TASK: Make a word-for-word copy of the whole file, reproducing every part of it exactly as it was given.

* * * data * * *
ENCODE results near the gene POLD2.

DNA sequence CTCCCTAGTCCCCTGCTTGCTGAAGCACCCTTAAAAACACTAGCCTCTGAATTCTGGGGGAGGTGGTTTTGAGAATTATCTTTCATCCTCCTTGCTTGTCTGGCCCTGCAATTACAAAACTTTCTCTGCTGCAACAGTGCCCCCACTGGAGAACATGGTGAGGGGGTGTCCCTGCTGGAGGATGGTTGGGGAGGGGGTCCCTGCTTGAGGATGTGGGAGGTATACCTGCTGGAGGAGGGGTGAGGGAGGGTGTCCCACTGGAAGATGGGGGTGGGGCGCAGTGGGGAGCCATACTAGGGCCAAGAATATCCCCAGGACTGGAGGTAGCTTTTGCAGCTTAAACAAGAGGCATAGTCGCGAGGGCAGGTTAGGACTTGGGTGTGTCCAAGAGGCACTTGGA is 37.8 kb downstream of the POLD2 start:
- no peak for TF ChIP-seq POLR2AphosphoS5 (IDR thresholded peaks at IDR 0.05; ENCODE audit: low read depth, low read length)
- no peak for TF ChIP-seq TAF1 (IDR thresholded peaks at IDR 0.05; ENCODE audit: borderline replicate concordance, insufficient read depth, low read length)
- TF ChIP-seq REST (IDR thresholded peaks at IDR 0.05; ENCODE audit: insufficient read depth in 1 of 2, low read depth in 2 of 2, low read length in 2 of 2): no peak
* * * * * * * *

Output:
ENCODE results near the gene POLD2.

DNA sequence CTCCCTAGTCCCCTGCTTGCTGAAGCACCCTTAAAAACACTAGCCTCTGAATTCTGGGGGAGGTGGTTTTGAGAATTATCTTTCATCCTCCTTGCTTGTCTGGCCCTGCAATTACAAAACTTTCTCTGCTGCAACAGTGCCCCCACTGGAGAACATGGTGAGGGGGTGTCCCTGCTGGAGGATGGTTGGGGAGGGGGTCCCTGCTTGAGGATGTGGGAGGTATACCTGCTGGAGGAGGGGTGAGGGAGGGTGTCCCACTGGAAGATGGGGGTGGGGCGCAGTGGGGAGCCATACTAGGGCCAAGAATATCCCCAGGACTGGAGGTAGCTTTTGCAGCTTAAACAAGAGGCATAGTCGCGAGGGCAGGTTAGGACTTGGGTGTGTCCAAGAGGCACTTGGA is 37.8 kb downstream of the POLD2 start:
- no peak for TF ChIP-seq POLR2AphosphoS5 (IDR thresholded peaks at IDR 0.05; ENCODE audit: low read depth, low read length)
- no peak for TF ChIP-seq TAF1 (IDR thresholded peaks at IDR 0.05; ENCODE audit: borderline replicate concordance, insufficient read depth, low read length)
- TF ChIP-seq REST (IDR thresholded peaks at IDR 0.05; ENCODE audit: insufficient read depth in 1 of 2, low read depth in 2 of 2, low read length in 2 of 2): no peak